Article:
It’s neither, of course

I don’t think that’s exactly right. It’s certainly neither an egalitarian nor heirarchical phenomenon, but it is necessarily empowering in some fundamental sense. Like any type of infrastructure, or more generally any tool, the internet allows its users to do things that were not possible before or to do other things more easily. There’s no question that the internet is an asset, a tool, and therefore empowering to someone. The question is merely how that power gets distributed.

10

nnyhav 07.11.08 at 1:26 am

its a crude one

Heh. Indeed.

11

vivian 07.11.08 at 3:00 am

(4) If corporations use their databases to promote partisan political causes, they risk alienating half their customers. This silly anti-speculation letter is political, but not partisan.
Wrong way to think about it. Corporations ‘care’ about their bottom line interests. They care much less which party provides the assistance, and in fact they donate to both. So there are a lot of issues that are political-not-partisan.

I also don’t see what the fuss is – before email was popular, they’d have held a big press conference looking for publicity. They’d get fewer letters to congress out of that, but congress would have estimated the viewing audience and reacted accordingly, without letters. Smart people use new tools for existing purposes. Some smart people do it for their employer. Clay can find exciting details, Seth can mutter about the same old big picture, neither one wrong.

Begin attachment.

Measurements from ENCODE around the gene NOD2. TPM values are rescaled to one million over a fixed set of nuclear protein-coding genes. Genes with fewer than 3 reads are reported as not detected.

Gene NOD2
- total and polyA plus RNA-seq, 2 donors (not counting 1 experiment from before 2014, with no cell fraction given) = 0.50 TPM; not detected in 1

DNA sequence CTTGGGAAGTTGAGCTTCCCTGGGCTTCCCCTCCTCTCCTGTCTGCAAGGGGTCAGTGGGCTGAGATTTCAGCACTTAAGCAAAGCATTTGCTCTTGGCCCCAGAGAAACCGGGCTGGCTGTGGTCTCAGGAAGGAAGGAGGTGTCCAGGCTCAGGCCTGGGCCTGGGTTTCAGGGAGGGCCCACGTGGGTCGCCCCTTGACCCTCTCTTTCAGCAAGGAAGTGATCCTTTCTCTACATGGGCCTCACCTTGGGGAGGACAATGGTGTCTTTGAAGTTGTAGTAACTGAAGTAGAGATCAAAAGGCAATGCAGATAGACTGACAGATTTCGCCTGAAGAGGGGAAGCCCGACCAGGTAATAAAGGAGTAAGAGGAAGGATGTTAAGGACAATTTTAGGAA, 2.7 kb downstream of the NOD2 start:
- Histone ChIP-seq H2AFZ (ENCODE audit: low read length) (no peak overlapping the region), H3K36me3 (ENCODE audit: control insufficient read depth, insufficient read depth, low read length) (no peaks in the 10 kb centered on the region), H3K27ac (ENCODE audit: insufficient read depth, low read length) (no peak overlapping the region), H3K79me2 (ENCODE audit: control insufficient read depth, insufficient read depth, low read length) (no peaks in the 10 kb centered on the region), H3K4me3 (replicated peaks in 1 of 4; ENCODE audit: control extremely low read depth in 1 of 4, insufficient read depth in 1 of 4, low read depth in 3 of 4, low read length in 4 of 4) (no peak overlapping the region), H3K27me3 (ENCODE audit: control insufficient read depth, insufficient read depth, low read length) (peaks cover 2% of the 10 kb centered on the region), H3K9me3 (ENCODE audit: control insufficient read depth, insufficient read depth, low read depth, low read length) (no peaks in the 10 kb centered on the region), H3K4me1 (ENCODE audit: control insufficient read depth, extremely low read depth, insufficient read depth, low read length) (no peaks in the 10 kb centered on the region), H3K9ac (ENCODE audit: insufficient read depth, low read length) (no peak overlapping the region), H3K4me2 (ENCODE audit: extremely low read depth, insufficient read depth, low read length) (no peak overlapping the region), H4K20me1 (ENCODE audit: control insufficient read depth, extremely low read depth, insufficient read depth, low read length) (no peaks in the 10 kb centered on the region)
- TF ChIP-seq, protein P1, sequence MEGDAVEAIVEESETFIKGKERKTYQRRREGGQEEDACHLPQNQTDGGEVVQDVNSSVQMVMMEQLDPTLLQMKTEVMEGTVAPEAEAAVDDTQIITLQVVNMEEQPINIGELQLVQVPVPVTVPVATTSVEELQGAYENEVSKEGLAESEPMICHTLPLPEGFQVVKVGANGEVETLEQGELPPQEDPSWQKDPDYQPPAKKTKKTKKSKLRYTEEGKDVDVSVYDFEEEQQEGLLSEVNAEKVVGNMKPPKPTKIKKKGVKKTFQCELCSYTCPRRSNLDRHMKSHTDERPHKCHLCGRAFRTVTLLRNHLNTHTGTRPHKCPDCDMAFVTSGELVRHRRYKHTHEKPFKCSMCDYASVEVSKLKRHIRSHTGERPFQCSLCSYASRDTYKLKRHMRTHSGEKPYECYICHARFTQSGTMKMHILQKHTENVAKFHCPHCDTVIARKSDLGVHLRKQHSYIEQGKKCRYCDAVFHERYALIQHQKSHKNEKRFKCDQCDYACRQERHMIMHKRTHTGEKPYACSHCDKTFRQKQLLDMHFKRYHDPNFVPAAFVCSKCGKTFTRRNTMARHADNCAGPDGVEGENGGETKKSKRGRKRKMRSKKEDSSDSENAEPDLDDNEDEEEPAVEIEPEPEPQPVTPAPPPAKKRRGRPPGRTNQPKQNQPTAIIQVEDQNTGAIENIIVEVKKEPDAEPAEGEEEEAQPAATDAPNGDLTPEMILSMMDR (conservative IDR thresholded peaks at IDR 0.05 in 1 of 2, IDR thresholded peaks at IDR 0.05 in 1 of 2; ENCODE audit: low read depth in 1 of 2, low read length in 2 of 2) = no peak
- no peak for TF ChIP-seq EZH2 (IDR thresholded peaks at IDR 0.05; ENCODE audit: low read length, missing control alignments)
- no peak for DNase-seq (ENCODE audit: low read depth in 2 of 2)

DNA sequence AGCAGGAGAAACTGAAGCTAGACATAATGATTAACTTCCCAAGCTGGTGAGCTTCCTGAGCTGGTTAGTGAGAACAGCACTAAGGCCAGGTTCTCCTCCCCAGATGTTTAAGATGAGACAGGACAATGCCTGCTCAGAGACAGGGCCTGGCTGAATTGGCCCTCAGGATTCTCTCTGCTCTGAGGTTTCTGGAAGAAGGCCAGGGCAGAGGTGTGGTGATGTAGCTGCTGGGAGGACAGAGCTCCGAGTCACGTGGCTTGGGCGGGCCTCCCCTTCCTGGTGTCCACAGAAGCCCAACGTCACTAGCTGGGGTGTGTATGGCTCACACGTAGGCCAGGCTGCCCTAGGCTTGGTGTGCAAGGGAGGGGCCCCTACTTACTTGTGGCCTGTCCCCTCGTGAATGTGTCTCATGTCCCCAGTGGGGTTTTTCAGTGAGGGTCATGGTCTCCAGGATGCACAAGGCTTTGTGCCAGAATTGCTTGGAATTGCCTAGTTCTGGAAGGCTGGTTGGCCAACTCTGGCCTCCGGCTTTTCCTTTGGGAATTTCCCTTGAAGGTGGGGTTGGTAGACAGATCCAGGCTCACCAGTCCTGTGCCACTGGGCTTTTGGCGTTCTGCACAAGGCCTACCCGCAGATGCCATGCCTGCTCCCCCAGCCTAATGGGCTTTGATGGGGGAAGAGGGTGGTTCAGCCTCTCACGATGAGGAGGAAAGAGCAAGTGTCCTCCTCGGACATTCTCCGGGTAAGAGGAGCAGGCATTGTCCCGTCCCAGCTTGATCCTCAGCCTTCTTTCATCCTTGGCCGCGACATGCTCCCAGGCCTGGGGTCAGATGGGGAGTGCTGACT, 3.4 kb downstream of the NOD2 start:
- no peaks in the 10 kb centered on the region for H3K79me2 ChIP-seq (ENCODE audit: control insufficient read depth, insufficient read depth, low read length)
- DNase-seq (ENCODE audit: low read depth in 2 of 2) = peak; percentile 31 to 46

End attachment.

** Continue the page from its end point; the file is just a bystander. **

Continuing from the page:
12

Kenny Easwaran 07.11.08 at 12:17 pm

I know a few years ago United was actively lobbying their customers to lobby their MOCs to grant United permission to fly direct from Dulles to Beijing. Southwest also did the same thing to get customers to lobby an overturn of the Wright Amendment (so that southwest could fly from Dallas to other states). I suppose in each case that was only one company, rather than a consortium, so I guess there’s something new here.

13

ed walker 07.14.08 at 8:47 pm

Interesting discussion here.

I’ve been doing some work on this topic for a little while now, showing that at least historically, the rise of this sort of activity followed from the expansion of interest groups and mobilization of business. Strong partisanship also had a significant influence.

My take is that “grassroots” campaigns like this are, as you might expect, effective in gaining attention; on the other hand, legislators are obviously aware of the orchestration of such campaigns and therefore become less receptive over time. The internet seems to make this form of participation that much easier to carry out, but also that much easier to ignore.